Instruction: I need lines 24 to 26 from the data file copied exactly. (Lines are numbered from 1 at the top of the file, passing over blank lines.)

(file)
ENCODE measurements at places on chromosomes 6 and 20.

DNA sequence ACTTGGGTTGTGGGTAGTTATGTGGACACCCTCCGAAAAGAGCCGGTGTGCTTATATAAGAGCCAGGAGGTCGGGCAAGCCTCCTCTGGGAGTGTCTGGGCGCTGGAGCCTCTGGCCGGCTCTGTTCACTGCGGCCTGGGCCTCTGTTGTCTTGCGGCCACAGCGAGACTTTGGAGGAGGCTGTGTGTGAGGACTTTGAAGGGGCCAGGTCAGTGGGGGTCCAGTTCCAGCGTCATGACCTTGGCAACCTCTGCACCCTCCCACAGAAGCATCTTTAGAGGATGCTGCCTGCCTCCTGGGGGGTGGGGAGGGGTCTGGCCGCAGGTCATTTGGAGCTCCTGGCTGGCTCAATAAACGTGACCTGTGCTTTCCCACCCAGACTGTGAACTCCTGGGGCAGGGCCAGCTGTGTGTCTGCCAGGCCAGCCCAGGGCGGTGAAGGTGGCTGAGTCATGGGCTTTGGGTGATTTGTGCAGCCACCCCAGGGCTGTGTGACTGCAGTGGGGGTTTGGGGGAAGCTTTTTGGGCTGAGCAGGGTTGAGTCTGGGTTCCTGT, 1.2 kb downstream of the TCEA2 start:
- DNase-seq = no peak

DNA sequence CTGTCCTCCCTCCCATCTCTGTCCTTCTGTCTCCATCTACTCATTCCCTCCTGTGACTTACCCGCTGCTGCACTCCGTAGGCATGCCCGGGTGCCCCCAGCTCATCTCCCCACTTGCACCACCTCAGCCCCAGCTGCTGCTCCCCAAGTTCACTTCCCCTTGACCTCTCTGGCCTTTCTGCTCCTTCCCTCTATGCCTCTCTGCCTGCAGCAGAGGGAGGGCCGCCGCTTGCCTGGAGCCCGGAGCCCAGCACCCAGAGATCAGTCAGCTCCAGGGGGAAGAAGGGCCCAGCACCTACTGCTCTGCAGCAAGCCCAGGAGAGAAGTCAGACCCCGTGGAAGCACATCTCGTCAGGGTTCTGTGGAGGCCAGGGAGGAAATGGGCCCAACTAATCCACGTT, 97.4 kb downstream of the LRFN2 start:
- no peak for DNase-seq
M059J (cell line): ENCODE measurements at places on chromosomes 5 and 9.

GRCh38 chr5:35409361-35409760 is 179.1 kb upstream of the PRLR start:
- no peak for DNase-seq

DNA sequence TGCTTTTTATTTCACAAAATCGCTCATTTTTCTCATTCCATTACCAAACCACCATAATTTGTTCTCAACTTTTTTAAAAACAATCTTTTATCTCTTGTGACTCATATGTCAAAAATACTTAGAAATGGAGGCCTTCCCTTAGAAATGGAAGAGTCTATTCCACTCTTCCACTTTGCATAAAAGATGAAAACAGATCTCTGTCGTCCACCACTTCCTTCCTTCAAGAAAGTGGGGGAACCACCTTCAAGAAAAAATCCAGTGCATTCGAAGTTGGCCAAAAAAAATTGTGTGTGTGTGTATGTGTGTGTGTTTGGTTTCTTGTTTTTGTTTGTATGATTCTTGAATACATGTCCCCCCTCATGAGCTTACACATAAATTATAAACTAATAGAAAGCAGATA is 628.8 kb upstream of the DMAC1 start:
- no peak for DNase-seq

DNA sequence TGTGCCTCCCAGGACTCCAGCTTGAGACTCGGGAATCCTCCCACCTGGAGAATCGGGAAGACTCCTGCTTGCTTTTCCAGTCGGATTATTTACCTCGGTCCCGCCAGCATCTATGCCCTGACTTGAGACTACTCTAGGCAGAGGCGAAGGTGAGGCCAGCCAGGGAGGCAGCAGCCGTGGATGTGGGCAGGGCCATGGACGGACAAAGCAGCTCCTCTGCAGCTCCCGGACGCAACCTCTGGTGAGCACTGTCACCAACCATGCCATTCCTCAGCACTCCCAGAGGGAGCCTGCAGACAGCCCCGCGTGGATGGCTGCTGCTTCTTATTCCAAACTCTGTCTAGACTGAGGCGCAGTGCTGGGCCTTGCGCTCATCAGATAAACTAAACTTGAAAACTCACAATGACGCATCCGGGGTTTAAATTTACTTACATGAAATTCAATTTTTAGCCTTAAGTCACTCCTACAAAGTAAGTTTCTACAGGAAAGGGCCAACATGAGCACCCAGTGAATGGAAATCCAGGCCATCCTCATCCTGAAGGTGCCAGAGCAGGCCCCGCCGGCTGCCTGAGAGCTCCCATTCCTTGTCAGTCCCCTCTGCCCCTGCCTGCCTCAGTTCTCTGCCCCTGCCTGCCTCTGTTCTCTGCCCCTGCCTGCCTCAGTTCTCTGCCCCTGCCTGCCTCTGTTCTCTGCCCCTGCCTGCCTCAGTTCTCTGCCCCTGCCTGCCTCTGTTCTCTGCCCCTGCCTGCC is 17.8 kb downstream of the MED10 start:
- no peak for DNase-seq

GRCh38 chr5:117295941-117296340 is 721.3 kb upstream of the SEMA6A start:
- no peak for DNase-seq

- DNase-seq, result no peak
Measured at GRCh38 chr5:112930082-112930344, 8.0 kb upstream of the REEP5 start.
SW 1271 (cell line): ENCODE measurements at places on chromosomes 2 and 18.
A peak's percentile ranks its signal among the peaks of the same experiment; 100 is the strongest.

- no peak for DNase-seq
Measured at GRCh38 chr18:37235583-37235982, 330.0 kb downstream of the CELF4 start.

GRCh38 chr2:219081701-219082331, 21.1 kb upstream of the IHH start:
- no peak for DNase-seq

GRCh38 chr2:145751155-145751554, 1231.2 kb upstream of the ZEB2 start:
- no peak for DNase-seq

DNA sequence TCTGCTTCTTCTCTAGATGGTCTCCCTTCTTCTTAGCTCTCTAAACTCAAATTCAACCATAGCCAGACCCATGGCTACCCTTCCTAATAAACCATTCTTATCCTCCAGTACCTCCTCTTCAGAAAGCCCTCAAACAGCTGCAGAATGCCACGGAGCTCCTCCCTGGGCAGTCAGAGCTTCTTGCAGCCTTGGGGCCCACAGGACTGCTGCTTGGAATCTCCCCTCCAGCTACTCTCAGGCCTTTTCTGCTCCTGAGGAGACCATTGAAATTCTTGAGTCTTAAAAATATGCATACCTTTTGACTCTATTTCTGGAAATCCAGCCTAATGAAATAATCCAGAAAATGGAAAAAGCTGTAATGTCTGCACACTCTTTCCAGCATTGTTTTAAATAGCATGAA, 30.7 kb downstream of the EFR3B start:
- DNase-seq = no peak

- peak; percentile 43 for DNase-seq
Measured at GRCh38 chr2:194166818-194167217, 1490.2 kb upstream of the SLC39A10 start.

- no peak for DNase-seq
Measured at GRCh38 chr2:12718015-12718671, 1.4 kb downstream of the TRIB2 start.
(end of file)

- no peak for DNase-seq

DNA sequence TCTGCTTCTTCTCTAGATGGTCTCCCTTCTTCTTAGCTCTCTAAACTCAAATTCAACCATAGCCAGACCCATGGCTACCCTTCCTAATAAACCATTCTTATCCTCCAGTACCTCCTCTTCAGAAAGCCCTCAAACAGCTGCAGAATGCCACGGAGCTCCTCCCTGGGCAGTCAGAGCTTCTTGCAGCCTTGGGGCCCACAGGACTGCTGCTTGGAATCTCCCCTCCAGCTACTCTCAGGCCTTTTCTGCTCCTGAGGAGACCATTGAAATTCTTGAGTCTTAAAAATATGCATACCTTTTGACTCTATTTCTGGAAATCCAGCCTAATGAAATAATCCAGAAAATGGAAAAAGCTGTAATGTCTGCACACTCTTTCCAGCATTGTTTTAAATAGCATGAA, 30.7 kb downstream of the EFR3B start:
- DNase-seq = no peak